Two 17-year-olds are aiming to fulfil their childhood dreams and become the youngest Britons to climb Everest.
The students' Everest climb is to be attempted in the spring
James Hooper, from Somerset, and Robert Gauntlett, from West Sussex, will make the 8,850m Everest attempt next spring.
They have already attempted the 7,027m Mt Spantik, Pakistan, and plan to climb 6,850m Ama Dablam in Nepal this summer.
The youngest person to make the ascent was Ming Kipa Sherpa, 15, in 2003. Sir Edmund Hillary was 33 when he became the first to reach the summit in 1953.
A 21-year-old British mountaineer also reached the top last year.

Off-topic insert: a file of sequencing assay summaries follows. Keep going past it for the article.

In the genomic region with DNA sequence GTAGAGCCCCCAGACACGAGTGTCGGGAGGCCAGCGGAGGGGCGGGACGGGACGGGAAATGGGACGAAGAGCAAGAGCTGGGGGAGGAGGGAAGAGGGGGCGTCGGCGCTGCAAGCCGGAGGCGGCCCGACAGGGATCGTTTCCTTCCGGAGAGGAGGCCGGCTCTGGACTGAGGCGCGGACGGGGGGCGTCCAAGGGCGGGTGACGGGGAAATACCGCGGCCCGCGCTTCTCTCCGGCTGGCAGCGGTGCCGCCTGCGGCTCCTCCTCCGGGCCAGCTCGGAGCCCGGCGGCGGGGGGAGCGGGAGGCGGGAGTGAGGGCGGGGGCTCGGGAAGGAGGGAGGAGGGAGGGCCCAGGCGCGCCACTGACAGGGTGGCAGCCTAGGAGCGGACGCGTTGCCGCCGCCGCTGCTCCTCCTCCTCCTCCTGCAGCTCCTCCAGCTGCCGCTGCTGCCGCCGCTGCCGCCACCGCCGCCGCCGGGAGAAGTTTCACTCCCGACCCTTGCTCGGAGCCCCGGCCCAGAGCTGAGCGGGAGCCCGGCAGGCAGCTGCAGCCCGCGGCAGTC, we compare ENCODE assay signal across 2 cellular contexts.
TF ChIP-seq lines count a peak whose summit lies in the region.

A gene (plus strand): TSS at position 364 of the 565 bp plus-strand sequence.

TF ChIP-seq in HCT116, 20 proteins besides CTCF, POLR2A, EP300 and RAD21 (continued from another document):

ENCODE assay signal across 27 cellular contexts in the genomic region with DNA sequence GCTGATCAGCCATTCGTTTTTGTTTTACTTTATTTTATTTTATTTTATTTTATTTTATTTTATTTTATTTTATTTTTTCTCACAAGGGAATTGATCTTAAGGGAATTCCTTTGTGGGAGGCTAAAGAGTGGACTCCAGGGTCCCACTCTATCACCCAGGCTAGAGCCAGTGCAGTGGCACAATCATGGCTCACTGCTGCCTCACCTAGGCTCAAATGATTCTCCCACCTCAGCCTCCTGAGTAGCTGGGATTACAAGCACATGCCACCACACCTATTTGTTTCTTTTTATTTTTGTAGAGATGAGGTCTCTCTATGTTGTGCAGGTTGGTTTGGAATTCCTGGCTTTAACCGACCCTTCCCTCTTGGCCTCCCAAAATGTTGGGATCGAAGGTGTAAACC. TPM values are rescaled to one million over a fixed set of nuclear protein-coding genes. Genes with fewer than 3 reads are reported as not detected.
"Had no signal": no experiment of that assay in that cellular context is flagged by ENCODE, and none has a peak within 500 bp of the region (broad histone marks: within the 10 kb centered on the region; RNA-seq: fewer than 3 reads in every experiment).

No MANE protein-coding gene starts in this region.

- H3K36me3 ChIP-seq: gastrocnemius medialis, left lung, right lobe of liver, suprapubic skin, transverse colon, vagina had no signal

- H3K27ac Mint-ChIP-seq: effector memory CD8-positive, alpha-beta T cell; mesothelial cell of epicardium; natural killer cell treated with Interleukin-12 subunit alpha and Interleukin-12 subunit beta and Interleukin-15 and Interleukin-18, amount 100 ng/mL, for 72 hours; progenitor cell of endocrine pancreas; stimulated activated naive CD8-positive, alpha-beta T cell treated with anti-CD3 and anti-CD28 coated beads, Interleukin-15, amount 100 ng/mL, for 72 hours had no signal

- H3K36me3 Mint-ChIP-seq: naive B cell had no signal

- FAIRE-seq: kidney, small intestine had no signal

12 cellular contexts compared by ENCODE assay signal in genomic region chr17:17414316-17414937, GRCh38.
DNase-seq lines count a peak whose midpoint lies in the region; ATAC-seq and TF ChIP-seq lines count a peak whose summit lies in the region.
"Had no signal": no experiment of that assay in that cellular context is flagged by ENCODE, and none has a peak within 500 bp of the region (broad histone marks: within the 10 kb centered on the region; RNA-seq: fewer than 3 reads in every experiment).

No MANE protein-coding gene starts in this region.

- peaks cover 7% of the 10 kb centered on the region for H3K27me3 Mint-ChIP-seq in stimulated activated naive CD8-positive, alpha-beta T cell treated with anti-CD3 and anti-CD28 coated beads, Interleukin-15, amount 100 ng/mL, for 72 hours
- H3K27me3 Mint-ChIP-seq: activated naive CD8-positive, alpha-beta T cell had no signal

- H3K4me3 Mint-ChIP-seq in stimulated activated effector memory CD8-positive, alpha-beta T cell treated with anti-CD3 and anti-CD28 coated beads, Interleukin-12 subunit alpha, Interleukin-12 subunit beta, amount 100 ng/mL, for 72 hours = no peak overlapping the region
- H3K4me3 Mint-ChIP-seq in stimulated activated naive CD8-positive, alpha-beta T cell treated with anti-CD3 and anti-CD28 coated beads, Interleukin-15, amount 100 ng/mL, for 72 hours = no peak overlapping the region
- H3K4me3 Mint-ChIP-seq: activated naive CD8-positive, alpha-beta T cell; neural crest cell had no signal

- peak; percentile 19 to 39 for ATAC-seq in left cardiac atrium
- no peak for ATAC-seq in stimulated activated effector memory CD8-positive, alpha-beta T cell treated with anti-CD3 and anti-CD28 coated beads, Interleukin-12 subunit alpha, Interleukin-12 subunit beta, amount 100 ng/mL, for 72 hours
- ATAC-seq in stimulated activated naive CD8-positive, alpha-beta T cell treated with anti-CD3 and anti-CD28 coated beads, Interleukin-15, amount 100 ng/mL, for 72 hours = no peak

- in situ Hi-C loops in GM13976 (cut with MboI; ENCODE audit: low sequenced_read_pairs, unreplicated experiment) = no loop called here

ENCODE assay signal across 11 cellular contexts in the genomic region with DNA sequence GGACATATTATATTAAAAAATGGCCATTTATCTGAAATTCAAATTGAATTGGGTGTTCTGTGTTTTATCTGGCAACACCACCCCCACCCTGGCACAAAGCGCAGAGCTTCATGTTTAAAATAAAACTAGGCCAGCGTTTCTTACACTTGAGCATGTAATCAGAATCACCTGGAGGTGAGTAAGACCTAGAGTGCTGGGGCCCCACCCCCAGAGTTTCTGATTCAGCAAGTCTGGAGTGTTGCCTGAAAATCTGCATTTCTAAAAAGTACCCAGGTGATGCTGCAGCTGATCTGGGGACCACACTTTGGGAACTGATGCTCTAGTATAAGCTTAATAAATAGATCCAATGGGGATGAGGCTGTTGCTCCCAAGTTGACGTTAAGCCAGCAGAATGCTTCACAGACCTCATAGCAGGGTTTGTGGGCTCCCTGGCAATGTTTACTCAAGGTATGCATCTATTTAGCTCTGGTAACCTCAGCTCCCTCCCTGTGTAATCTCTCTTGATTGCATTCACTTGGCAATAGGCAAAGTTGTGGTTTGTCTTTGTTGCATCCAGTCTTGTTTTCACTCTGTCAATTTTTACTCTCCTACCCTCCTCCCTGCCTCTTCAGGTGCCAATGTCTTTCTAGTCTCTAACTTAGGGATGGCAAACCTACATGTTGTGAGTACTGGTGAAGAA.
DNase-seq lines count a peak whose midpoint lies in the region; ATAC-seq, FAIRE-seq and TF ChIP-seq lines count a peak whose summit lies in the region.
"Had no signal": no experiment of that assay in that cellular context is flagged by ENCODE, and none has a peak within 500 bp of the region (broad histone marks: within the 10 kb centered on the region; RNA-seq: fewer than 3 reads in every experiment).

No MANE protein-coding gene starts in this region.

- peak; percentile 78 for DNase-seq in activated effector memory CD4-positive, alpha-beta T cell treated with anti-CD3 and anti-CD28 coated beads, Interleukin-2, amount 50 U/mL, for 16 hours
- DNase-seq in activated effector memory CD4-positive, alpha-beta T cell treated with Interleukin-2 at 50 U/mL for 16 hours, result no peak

"Since we first read about Everest when we were four or five, it is something which both of us have wanted to do," James said.
He said they first thought of attempting the climb in 2003.
Since then, they have been "planning intermediate expeditions to give us the experience and keep as fit as we can".
He also said their age could hinder their progress.
"There are a number of reasons why being young works against you.
"Your body doesn't have the necessary experience of altitude."
Preparing for the trip involves both training and seeking sponsorship for the A-Level students, pupils at Christ's Hospital School, near Horsham, West Sussex.
"If you're young and healthy and if you're used to pushing yourself hard, you can push yourself too hard at altitude, making you more susceptible to altitude sickness," added James.
This month, British explorer Sir Ranulph Fiennes, 60, is setting off on an expedition to the summit of Everest along the hazardous North Ridge route.